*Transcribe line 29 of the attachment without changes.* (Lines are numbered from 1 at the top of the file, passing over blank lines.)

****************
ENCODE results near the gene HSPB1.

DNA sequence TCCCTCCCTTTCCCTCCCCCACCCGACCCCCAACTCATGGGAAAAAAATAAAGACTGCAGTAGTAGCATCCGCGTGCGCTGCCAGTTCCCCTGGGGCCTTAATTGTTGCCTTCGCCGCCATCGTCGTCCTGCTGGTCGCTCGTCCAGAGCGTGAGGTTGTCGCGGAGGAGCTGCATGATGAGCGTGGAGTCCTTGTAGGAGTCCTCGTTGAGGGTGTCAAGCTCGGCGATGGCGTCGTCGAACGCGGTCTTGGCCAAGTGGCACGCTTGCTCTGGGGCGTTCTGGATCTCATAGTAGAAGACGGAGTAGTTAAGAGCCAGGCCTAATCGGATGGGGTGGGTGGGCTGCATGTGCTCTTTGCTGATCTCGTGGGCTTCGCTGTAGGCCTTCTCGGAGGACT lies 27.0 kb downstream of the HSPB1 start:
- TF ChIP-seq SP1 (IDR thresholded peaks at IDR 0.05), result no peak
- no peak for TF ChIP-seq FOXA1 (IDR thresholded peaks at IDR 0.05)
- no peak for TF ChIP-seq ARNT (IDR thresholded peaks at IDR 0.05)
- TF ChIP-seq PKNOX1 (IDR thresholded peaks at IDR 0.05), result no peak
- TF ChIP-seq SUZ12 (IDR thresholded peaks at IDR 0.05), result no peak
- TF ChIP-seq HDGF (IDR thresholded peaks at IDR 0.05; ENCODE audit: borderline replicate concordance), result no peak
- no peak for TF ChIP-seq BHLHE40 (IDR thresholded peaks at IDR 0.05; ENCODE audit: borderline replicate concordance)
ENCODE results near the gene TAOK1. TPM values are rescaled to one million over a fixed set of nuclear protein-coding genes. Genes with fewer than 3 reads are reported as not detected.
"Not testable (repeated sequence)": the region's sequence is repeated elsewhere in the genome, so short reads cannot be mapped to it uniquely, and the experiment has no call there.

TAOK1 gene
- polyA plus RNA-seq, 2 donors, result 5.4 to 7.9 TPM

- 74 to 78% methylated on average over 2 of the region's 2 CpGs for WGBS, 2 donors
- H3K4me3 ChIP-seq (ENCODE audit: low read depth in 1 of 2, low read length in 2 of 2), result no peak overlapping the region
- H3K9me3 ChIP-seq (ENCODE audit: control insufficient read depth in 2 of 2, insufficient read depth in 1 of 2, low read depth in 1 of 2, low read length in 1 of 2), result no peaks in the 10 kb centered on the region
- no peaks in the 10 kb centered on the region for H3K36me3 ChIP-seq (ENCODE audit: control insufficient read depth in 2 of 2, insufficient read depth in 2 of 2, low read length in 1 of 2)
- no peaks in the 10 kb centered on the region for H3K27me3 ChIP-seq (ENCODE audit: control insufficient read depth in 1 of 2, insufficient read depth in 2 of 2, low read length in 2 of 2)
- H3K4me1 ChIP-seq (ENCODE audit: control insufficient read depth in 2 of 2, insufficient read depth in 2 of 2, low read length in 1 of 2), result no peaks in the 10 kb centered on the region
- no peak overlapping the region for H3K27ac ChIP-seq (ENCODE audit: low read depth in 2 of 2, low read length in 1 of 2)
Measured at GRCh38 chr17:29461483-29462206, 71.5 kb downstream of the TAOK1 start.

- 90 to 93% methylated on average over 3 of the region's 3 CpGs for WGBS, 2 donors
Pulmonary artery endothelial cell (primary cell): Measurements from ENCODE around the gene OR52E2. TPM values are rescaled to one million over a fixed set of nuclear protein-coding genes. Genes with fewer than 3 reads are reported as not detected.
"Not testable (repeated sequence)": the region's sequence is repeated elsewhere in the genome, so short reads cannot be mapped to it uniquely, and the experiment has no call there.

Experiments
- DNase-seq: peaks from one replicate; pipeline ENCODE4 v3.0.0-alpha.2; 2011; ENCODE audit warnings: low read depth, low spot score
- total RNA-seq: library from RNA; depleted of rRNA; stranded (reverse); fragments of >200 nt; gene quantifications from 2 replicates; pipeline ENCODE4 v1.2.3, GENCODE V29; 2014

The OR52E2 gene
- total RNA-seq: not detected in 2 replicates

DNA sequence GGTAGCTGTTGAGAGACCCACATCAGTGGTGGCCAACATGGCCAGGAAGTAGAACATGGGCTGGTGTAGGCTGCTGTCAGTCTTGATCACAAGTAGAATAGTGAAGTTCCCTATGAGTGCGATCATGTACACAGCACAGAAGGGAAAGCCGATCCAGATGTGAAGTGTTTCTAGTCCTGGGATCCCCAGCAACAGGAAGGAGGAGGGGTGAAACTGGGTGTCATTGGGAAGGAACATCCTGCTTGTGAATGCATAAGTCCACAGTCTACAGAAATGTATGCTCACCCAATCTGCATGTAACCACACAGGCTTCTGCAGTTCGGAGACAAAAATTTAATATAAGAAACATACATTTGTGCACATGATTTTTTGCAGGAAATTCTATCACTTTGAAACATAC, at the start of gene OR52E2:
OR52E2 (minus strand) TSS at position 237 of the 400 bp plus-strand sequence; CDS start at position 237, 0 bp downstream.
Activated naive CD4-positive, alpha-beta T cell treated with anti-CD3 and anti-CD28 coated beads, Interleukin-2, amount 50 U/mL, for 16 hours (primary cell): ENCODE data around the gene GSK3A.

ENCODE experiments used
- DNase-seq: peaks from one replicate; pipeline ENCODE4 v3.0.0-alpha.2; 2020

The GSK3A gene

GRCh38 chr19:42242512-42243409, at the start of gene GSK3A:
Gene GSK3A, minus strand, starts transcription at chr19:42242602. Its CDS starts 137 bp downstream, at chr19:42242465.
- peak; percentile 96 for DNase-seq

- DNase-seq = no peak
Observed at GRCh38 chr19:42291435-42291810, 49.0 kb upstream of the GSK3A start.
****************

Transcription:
- total RNA-seq: not detected in 2 replicates